What we’re suggesting in this article is a number of steps we can all make along the journey. They might go something like this:

  • Locate Yourself in Transition – Find a way to locate yourself within the model – what would it mean for you to more fully step into the transition space between global systems?
  • Become Your Purpose – Become clear about what you are birthing and what you are helping to die.
  • Heal the Future – Explore ways to make the hospicing work essentially about healing: How can you help to heal the wounds that have been created by the old order and offer compassion to those on the deathbed of history?
  • Steward Life – to be regenerative, the future will be about valuing life, nourishing it and stewarding the well-being of the planet. You can make this your orientation now, use it to guide your decisions, your actions, your state of being.
  • Act like it’s already so – be the future now. Step fully into the state of Stewarding Life and act from this place. From here we are acting for something not against something; we are creating not reacting.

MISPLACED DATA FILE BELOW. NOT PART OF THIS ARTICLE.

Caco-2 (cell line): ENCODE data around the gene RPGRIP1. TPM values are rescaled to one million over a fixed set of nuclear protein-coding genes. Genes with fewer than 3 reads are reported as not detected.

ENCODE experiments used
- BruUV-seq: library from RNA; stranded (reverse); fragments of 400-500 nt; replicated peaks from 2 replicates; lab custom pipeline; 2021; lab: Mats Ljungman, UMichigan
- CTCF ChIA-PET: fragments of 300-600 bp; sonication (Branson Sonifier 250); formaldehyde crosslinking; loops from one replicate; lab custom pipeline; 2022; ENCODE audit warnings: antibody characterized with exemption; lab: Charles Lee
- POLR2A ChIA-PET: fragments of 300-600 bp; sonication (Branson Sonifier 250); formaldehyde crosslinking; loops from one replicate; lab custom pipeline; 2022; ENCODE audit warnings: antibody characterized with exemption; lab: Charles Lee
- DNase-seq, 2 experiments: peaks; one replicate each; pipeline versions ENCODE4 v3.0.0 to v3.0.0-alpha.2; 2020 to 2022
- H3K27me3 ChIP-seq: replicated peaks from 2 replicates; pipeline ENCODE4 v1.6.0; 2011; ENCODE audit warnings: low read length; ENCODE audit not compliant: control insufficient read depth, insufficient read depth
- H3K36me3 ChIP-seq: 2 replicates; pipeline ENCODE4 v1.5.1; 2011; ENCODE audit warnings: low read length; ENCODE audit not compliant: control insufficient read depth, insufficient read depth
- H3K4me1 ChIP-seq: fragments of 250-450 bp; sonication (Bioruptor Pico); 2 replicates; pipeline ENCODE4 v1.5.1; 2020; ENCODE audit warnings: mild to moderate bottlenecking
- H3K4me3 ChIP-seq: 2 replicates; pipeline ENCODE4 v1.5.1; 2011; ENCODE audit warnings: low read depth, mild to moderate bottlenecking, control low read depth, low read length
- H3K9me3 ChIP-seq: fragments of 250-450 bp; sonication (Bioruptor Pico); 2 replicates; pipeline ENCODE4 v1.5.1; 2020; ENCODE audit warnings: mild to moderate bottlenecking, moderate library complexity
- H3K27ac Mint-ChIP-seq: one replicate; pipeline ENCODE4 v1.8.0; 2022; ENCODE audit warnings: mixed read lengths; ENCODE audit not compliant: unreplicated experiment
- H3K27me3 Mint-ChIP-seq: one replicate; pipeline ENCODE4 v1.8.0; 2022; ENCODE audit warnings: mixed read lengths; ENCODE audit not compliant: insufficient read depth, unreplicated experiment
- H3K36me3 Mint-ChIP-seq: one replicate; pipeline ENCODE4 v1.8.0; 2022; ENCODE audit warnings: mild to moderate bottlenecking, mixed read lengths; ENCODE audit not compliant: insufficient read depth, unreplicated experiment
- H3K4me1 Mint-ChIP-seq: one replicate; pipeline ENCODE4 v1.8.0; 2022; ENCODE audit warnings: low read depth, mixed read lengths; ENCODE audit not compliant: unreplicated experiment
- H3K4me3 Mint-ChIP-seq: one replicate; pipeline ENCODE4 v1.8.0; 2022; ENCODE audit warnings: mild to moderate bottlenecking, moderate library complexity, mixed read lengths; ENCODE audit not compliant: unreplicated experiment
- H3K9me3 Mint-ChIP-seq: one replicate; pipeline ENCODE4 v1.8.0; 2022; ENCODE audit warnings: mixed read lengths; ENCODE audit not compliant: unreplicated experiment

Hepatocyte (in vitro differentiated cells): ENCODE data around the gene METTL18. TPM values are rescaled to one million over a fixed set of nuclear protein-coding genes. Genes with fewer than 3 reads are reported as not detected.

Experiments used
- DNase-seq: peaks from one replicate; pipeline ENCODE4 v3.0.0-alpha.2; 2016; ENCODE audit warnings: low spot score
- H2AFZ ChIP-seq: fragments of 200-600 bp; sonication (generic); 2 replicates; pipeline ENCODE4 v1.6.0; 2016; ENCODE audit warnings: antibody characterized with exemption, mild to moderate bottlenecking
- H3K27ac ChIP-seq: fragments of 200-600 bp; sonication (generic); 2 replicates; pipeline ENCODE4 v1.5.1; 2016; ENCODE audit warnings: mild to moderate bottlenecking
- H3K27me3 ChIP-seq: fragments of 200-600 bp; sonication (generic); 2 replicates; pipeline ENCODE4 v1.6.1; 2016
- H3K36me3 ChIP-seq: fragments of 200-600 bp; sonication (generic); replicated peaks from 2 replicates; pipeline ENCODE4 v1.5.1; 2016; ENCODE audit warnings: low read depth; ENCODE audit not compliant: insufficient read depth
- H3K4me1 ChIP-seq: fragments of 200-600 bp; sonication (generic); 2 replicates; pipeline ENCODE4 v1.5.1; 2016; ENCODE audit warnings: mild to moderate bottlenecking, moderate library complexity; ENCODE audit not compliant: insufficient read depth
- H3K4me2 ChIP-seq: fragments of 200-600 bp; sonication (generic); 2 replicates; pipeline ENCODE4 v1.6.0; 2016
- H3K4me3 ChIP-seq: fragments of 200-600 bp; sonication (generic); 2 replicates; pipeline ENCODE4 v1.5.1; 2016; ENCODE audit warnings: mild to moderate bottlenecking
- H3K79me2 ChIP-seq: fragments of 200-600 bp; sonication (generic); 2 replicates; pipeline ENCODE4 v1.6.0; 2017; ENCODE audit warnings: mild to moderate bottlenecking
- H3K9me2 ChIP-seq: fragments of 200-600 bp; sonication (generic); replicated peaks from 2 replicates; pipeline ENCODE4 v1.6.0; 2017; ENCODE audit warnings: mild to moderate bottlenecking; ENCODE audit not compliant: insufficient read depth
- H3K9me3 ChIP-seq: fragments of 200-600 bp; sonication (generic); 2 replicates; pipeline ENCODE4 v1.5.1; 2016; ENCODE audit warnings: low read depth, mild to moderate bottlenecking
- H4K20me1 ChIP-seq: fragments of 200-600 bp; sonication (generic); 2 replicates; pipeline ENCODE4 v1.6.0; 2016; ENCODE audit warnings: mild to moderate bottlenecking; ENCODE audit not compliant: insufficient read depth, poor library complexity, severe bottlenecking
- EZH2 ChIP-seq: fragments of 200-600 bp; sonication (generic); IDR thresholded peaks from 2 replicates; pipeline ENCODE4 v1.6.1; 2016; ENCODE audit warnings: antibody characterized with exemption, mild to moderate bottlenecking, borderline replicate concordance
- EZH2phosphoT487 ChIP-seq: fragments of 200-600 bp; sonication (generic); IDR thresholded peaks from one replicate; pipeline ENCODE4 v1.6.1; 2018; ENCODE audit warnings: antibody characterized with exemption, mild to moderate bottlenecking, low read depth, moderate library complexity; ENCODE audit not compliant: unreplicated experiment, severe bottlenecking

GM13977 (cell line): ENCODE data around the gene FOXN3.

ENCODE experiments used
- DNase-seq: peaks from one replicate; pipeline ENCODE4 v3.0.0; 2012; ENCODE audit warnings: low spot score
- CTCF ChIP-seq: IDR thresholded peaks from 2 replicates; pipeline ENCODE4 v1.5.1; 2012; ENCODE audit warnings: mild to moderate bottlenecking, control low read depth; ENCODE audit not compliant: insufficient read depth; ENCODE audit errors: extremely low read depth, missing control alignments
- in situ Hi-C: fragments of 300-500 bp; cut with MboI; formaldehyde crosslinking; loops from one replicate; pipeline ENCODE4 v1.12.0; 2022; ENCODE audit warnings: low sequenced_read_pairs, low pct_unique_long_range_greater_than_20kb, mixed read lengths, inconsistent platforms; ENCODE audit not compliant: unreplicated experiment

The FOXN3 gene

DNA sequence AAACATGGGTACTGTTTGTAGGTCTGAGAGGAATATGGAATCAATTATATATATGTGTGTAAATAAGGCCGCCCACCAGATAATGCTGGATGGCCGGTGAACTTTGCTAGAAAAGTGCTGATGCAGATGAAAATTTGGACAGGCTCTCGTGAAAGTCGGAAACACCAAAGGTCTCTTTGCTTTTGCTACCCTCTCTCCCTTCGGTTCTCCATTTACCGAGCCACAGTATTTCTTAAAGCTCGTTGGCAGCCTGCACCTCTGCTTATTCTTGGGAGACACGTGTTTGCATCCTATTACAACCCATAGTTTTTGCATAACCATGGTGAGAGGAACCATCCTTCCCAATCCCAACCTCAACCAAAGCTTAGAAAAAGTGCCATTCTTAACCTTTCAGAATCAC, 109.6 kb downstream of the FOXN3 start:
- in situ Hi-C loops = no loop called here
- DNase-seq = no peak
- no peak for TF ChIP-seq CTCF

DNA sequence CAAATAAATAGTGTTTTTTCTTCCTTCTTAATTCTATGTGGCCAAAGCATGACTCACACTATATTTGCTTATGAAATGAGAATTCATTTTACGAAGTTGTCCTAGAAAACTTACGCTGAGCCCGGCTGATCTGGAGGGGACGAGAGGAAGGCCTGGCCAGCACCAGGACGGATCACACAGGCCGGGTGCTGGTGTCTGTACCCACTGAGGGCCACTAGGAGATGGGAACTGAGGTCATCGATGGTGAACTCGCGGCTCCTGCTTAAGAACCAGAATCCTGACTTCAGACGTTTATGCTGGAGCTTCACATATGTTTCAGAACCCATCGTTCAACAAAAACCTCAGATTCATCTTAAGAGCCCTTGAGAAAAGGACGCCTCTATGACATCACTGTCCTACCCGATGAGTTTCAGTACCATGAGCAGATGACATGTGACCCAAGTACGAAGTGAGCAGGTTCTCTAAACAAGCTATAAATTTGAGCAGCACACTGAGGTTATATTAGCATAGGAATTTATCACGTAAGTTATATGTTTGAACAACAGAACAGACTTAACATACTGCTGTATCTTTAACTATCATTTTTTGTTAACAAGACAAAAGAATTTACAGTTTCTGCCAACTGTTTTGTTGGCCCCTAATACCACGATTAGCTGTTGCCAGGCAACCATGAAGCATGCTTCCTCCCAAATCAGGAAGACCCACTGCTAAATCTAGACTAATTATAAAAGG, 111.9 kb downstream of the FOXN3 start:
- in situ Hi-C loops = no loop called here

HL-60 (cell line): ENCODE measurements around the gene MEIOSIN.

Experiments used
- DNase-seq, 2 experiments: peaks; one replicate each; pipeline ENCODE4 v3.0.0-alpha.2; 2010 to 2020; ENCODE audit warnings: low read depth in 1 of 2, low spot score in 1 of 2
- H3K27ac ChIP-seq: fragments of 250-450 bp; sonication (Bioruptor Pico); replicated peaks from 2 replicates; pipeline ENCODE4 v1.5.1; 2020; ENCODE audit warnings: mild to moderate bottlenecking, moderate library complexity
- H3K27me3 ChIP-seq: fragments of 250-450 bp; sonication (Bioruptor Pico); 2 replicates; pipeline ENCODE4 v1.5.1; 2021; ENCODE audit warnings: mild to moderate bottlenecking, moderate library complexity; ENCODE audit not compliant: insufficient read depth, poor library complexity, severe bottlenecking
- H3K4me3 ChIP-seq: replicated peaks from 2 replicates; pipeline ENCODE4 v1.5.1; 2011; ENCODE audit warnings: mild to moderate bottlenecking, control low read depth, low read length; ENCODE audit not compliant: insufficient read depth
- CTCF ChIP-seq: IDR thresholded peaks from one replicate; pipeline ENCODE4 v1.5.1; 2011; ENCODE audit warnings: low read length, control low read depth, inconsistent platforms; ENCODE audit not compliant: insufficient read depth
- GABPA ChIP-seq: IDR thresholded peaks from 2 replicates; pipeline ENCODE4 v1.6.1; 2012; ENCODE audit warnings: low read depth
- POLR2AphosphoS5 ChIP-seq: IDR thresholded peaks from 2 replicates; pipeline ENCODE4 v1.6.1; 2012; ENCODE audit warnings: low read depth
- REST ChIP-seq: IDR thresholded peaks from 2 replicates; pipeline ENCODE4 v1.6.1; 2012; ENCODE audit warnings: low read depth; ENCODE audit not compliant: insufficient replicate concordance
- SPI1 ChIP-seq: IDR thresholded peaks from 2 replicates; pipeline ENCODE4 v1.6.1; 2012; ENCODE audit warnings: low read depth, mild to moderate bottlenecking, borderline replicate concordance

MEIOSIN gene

• Nourish Yourself – you too are life, the greatest gift you have to give the world. Nourishing life means being kind to yourself, showing compassion towards your own wounds, past decisions, hopes, fears, and dreams.

Will this be enough to see us through the coming turbulence? Who knows! The survival of the human species hangs in the balance and with it the future of millions of other species. A path is emerging from extraction and domination into regeneration and thriving life. The outcome is not yet certain. But what’s clear is we can all make a difference. Creating a space for thriving life is worth doing either way.

Hope in the time of collapse

See more articles from Vol.16 Issue 02 – GRLI.

Lana Jelenjev is a speaker, author and community alchemist. She works with enterprise founders and community leaders who are big visionaries, impact-driven, & action-oriented. Originally from the Philippines, she now lives and works in The Netherlands.

Chris Taylor is Director of the Oasis Foundation, a UK-based charity which supports social and ecological justice through the application of whole-person learning. He is a poet, author and tai chi teacher based at Canon Frome Court a 40-acre organic communal farm and eco-village.